This course constellates Austen’s novels with post-1990 adaptations, modernizations and re-mediations of her work in order to read the cultural politics of narrative forms. What can we learn from the historical juxtaposition of Austen’s turn-of-the-nineteenth-century representation of gender, sexuality, class, nationalism, and empire with re-circulations of her plots at the turn-of-the-twenty-first century? What does the comparison make strange and what are the points of continuity and recognition? What insight into contemporary cultural politics might we gain by attending to historical difference? Through close reading and narrative analysis, the class will focus on the cultural politics of sexual difference, conspicuous consumption, war and violence, religion, sexuality, domesticity, and the nation. In particular, we will explore the question of literary style and gender, whether women writers have a ‘style’ and, if so, how that style tracks across literary history. Our readings will attend to the currency of Austen’s novels, both in terms of why her plots of marriage and manners remain current and in terms of the economics of cultural production. This is not a course on ‘Janeites’ or ‘Austenmania’ as it is not primarily interested in the contemporary phenomenon of Austen fandom, its sequels and spoofs, films, TV series, vblogs, fanfic, websites, book clubs, travel tours, memorabilia and meet-ups. Reader reception and materialist analysis of the culture industry will be two of many analytical modes we will engage, but not the primary ones.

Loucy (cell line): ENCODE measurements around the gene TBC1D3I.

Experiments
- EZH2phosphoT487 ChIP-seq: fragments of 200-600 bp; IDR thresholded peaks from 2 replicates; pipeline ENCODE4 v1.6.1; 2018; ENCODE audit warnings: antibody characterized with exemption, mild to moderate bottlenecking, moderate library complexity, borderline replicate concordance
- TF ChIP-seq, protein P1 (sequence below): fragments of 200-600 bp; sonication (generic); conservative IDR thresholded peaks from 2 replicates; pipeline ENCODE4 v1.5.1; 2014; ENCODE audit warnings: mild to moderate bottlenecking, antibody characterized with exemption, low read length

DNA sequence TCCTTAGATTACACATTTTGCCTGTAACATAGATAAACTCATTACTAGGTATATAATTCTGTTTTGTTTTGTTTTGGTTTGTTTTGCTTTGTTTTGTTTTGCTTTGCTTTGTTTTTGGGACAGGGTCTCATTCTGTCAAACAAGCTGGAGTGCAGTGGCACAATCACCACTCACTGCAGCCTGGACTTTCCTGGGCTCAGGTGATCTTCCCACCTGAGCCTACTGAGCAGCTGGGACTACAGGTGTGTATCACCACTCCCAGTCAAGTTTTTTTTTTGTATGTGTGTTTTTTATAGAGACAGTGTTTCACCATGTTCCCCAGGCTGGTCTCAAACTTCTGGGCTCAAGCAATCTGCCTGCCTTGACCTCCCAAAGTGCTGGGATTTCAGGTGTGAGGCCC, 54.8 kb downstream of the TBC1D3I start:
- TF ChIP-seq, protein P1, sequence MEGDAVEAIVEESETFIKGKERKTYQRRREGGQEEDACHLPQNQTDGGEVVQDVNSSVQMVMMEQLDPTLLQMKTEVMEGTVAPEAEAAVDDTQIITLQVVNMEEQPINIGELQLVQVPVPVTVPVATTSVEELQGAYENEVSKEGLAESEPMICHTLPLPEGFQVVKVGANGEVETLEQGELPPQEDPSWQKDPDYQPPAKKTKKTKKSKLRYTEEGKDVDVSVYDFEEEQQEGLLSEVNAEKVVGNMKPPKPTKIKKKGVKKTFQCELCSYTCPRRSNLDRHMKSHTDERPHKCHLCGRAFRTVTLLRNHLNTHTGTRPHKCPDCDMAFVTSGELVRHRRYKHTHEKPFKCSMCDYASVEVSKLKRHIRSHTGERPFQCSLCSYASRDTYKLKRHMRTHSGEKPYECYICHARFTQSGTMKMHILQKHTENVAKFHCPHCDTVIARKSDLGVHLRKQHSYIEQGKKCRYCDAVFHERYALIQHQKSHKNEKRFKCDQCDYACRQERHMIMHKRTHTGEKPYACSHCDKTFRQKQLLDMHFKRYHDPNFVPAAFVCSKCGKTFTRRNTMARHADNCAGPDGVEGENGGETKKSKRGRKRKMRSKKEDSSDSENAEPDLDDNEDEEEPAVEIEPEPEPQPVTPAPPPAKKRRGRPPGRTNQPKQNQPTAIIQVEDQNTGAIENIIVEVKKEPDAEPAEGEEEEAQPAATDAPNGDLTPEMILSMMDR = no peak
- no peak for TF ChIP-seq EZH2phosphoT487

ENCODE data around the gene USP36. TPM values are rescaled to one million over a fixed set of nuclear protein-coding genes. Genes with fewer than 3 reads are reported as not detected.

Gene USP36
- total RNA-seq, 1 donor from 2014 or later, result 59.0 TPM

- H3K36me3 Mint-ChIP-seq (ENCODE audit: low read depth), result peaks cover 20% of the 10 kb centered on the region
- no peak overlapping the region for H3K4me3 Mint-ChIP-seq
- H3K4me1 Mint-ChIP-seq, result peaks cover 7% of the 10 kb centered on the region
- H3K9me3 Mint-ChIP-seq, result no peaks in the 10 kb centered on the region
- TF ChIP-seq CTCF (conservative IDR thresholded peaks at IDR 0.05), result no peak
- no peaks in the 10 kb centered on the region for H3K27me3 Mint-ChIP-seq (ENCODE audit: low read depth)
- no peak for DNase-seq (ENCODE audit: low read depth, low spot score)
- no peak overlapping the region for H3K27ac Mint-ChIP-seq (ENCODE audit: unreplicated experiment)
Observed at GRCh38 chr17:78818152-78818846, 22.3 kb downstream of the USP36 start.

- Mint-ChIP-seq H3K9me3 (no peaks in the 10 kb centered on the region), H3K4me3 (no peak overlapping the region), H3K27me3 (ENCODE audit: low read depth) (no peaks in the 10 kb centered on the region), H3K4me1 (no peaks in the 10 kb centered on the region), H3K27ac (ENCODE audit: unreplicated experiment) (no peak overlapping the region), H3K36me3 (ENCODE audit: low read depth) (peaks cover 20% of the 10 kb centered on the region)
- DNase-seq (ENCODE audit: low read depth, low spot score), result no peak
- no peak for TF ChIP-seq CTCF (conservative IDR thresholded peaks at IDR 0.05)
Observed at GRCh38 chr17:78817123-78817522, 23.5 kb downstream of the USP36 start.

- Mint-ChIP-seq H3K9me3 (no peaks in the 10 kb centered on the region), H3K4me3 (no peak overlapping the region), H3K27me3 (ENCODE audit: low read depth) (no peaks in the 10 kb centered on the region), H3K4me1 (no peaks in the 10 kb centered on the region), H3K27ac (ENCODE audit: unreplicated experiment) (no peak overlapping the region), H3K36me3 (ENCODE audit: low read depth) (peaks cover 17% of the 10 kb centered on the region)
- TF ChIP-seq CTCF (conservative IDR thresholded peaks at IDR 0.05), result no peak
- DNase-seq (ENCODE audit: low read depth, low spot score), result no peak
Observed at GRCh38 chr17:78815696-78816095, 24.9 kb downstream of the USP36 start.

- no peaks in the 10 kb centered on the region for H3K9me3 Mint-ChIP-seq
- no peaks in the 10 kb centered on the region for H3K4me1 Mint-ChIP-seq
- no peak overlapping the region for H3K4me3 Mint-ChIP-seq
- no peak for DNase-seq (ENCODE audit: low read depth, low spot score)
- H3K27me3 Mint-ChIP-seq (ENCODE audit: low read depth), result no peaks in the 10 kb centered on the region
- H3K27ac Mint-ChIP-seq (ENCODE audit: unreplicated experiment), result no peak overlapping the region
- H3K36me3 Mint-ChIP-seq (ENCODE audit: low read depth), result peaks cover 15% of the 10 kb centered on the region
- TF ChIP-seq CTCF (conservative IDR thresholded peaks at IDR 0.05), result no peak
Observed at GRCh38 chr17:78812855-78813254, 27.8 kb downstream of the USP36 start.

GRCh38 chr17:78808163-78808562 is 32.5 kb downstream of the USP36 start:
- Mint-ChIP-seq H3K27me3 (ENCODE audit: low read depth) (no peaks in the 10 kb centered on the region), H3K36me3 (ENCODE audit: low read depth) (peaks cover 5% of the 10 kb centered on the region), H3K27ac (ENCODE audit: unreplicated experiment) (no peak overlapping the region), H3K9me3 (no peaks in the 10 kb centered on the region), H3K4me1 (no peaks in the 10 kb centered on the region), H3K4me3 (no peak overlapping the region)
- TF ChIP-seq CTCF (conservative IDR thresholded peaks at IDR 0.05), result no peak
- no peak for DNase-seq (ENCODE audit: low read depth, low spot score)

Tentative Text List:
Jane Austen, Sense and Sensibility (1811); Pride and Prejudice (1813); Mansfield Park (1814); Emma (1815); Persuasion (1817); Northanger Abbey (1817)
Contemporary Fiction: Helen Fielding, Bridget Jones’s Diary (1996); Karen Joy Fowler, The Jane Austen Book Club (2007); Joanna Trollope, Sense and Sensibility (2013); Jo Baker, Longbourn (2013);
Contemporary Visual Texts: Amy Heckerling, Clueless (1995); BBC’s Pride and Prejudice (1995); Patricia Rozema, Mansfield Park (1999); Rajiv Menon, Kandukondain Kandukondain (2000); The Lizzie Bennet Diaries (2012-2013)
Selected Theory/Criticism from cultural materialism, narrative theory, feminist and queer theory, historiography, including essays by Pierre Bourdieu, Claudia L. Johnson, D.A. Miller, Edward Said, and Eve Kosofsky Sedgwick.